The appeals court agreed with the parties that the approval of the NDA did not moot the claim that the product was exempt from the NDA requirements. If the requirements did not apply, the court said, the manufacturers "would face a different and apparently lighter regulatory burden," including no assessment of user fees. Moreover, the product's labeling requirements would be "perhaps less onerous." In sum, the court said, if the manufacturers prevailed on their claim, they "could still obtain meaningful relief in the form of freedom from those burdens."

Disparate Treatment Claim Is Moot

By contrast, the court found that the disparate treatment claim had been mooted by the NDA approval. At this point, the 10th Circuit panel said, the manufacturers' disparate treatment claim amounted merely to a request for "a retrospective opinion that [they] were wrongly harmed" — an opinion that federal courts do not have the power to issue under Article III of the U.S. Constitution, the court said.

The disparate treatment claim also did not fall under an exception to the mootness doctrine for disputes that are capable of repetition but evading review, the court said, because there was no reasonable expectation that the manufacturers would be subjected to the same adverse action in the future. With respect to the NDAs that the manufacturers said they intended to file with the FDA, the court said that the companies "[had] not given ... reason to expect that the agency will deny [their] request for expedited review while granting that of [their] competitors."

NDA Requirement Exemption Issue Not Reached

Even though the claim that the manufacturers' product was exempt from the NDA requirements was not moot, the appeals court nevertheless concluded that it could not reach the claim's merits.

The FDA's enforcement actions toward the manufacturers had included a Warning Letter, subsequent correspondence confirming the agency's position, and other "de facto enforcement actions" — such as notifying the manufacturers' customers of the agency's views, as well as notifying the Drug Enforcement Agency (DEA), which allegedly resulted in the DEA's refusal to give the manufacturers authorization to buy the raw materials needed to make morphine sulfate. The manufacturers contended that together these acts constituted final agency action, making their claim ripe for judicial review.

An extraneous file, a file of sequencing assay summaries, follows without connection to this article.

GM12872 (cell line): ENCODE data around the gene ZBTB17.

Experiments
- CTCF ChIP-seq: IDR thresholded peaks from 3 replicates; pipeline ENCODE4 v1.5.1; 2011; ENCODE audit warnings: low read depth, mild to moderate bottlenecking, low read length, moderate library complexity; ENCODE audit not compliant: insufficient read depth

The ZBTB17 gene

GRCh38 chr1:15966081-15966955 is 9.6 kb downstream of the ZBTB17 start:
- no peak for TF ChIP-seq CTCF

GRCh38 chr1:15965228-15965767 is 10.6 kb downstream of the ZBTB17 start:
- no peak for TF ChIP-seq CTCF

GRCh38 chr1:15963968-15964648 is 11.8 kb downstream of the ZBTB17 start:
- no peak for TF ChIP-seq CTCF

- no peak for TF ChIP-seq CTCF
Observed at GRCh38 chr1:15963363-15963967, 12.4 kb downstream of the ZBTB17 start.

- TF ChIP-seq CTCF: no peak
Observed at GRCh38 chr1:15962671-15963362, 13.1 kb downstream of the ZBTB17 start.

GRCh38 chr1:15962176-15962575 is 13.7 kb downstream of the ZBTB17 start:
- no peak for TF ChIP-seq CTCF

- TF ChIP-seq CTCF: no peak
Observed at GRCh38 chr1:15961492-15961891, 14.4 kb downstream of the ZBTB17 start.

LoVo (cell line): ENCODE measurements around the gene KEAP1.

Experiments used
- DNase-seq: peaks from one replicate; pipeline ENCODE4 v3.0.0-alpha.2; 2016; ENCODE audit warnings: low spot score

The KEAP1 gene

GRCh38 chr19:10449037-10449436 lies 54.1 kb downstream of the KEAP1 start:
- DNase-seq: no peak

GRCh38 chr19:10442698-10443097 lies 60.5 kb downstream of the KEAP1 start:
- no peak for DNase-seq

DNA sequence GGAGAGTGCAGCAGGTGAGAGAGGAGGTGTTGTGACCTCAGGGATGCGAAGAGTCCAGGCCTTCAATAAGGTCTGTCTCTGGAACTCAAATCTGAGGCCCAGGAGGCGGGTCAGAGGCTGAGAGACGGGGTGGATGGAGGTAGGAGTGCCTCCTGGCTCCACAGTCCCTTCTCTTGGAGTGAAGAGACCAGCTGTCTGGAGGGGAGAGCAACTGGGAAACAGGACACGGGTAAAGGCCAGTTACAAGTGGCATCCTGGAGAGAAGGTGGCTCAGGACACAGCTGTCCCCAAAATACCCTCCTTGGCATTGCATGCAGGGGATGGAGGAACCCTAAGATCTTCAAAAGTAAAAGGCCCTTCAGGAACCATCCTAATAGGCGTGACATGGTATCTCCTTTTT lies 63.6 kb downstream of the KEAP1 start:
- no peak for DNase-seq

What Is 'Final Agency Action'?

The appeals court first noted that every court that has considered the question has concluded that the issuance of a Warning Letter does not constitute final agency action. Moreover, whatever the consequence of the full set of enforcement actions taken by the FDA, the court said, the manufacturers' failure to avail themselves of available administrative remedies — specifically, the citizen review process — "defeats [their] claim even if we were inclined to hold that the FDA's action were otherwise final."

The court agreed with the manufacturers that, because the citizen petition procedure is "a regulatory rather than a statutory creation," the court could decide not to consider it when determining whether the available administrative remedies had been exhausted. But the fact that the FDA "is sometimes dilatory in substantively responding to citizen petitions" did not mean that the manufacturers were unduly prejudiced by having to file a petition, the court said. Moreover, the court found no evidence that, in the manufacturers' words, the FDA was "biased or has otherwise predetermined the issue before it."

In the end, the court said, the fact remained that the FDA had made its "initial determination" regarding the need for an NDA "in the absence of a factual record .... If [the manufacturers] were to follow the regulations and file a citizen petition, the agency would have to undertake a full review of the factual record and public comments." Given that the issue "hinges on the fact-intensive history of the drug's marketing and use," the 10th Circuit panel concluded, "we do not anticipate that the agency will blindly refuse to consider evidence submitted by [the manufacturers]." The appeals court thus affirmed the district court's dismissal of the manufacturers' claim that no NDA was required.